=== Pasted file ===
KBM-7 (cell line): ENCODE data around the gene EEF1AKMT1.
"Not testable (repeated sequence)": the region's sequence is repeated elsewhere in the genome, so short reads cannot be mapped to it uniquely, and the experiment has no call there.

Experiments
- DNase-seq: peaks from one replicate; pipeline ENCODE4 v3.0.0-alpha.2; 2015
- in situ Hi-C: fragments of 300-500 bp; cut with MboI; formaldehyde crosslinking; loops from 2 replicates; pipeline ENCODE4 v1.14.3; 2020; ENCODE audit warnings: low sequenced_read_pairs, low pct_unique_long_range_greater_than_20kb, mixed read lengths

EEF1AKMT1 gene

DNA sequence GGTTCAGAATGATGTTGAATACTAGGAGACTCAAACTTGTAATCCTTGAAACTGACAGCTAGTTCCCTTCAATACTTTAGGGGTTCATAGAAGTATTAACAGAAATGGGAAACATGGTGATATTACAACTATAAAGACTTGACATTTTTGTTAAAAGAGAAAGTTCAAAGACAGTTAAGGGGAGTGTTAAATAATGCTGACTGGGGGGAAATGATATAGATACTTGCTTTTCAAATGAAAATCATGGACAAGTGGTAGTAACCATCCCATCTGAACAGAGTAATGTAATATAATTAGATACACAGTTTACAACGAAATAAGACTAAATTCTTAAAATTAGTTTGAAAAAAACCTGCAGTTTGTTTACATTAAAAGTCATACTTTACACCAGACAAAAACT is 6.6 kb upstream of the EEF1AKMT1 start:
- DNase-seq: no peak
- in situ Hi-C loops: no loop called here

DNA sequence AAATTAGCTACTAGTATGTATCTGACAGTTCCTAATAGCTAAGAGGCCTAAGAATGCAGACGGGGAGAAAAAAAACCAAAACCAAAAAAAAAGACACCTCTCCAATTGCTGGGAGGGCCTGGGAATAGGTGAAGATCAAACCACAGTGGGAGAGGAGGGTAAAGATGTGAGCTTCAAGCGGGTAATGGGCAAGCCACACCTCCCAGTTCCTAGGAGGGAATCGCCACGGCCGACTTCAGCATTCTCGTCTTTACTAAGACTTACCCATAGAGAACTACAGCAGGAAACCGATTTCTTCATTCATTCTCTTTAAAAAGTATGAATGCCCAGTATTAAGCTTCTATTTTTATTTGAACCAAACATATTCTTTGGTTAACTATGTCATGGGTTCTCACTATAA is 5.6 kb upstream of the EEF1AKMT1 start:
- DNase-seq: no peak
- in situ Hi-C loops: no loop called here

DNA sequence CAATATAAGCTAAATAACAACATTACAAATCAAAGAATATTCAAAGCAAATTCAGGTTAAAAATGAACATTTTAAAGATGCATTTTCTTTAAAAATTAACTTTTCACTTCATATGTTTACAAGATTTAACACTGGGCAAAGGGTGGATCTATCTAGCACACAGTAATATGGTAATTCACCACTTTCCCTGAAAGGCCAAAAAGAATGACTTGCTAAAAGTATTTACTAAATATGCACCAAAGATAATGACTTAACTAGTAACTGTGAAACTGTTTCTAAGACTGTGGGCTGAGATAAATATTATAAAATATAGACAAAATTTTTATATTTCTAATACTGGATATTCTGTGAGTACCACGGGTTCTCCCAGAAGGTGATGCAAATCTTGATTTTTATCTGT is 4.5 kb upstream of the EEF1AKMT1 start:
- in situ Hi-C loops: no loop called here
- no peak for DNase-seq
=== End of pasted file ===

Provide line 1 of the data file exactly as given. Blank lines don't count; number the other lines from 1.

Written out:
KBM-7 (cell line): ENCODE data around the gene EEF1AKMT1.